Mercedes Will Build Next-Gen C-Class in the U.S.
Citing the need to maintain its overall competitiveness, utilize growth opportunities presented around the world and protect jobs in Germany over the long term, the Board of Management of Daimler AG has confirmed that it will build the next generation of its C-Class for the North American market at its existing assembly facility in Tuscaloosa, Alabama. Completed in 1996, the ultra-modern plant currently is home to the M-Class, R-Class and GL-Class. Dr. Dieter Zetsche, chairman of the board of Management of Daimler AG and head of Mercedes-Benz Cars, said that the decision to move at least some of the production for the redesigned C-Class that's due in 2014 closer to where it will be sold was the most logical and effective way to make Daimler more independent of exchange rates, optimize its profitability in an increasingly price-sensitive segment and allow the automaker to respond even more quickly and flexibly to regional customer requirements. Zetsche further noted, "This decision will also help to protect employment at our sites in Germany over the long term. Germany is and will remain at the heart of our production network." To that end, M-B will continue the majority of its future C-Class sedan production for European markets and of other C-Class model versions at the Bremen plant, which it says will remain the "competence center" for this high-volume series.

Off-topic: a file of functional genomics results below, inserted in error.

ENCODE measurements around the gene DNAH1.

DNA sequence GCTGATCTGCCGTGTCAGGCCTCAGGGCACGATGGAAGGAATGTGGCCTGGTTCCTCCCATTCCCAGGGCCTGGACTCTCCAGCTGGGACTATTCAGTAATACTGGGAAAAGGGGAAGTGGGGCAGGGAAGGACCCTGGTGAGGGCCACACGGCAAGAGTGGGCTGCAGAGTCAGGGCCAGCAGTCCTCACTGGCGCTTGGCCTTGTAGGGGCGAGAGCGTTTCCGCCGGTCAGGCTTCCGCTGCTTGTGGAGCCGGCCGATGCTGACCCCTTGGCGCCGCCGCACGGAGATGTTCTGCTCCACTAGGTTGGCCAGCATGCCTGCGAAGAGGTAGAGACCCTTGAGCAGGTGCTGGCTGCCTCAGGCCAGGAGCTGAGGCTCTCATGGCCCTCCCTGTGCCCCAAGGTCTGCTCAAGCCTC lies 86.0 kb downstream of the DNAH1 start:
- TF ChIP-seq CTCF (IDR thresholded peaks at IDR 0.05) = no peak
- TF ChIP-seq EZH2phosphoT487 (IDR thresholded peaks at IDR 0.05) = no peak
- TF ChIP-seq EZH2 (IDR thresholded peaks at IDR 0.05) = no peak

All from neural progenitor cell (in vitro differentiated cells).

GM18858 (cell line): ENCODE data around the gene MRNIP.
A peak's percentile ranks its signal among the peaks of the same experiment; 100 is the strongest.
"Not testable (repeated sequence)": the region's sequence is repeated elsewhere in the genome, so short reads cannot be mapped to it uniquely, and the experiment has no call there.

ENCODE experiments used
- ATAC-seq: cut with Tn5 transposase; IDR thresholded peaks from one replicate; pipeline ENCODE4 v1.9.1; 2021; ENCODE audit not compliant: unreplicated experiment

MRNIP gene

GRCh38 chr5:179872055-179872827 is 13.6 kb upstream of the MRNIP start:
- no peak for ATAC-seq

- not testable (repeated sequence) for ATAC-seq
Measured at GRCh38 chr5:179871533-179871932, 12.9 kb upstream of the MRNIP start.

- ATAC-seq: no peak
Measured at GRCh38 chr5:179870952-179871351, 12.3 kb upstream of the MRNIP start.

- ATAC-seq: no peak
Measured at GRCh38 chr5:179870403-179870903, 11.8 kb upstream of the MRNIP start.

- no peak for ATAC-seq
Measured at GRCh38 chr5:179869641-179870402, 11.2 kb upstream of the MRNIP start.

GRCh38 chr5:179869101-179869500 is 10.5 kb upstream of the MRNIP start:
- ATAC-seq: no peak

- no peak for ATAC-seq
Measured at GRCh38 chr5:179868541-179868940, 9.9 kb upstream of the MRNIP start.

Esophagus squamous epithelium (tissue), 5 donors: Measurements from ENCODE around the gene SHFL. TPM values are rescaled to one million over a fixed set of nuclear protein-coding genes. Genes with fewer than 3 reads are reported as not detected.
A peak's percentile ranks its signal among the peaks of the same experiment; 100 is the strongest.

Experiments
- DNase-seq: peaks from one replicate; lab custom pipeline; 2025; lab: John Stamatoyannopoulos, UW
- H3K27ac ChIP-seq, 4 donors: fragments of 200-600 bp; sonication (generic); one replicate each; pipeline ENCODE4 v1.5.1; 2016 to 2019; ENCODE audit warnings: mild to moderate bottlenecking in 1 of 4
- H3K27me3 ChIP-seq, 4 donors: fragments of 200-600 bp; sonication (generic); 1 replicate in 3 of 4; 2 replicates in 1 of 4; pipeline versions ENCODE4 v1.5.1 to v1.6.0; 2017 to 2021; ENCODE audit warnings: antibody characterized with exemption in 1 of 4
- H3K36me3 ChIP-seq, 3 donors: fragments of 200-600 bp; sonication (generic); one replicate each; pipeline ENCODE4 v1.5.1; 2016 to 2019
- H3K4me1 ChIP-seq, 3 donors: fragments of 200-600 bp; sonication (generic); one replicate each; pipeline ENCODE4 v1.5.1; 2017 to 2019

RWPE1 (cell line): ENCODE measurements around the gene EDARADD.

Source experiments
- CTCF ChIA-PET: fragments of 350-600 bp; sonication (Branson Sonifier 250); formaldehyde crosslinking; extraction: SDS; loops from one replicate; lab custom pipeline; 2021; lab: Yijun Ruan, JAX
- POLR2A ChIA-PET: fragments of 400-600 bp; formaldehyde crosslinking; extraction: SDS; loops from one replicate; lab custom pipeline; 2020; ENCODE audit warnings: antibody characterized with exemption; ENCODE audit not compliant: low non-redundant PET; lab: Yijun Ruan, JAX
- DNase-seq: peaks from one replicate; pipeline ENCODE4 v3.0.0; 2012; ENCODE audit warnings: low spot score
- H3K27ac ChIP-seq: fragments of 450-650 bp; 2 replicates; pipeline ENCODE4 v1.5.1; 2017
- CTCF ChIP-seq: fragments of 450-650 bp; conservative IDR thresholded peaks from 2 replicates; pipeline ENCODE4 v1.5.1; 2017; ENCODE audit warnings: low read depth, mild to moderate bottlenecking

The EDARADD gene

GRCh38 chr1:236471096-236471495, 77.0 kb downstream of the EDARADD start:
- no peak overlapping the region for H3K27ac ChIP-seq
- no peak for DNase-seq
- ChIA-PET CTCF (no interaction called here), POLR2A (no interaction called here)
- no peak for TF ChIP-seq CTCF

Rainer Schmuckle, chief operating officer of Mercedes-Benz Cars, expanded on Zetsche's statement, noting that: "Due to the tough competition in the C-Class segment, it is extremely important for us to optimize our production costs for the future. This applies not only to our direct production costs, but also to the import-duty and logistics advantages of each production site. But it is just as important for us to be able to offer alternatives to the Sindelfingen C-Class employees affected by this decision in order to maintain their employment. We are convinced that our concept fulfills this criterion."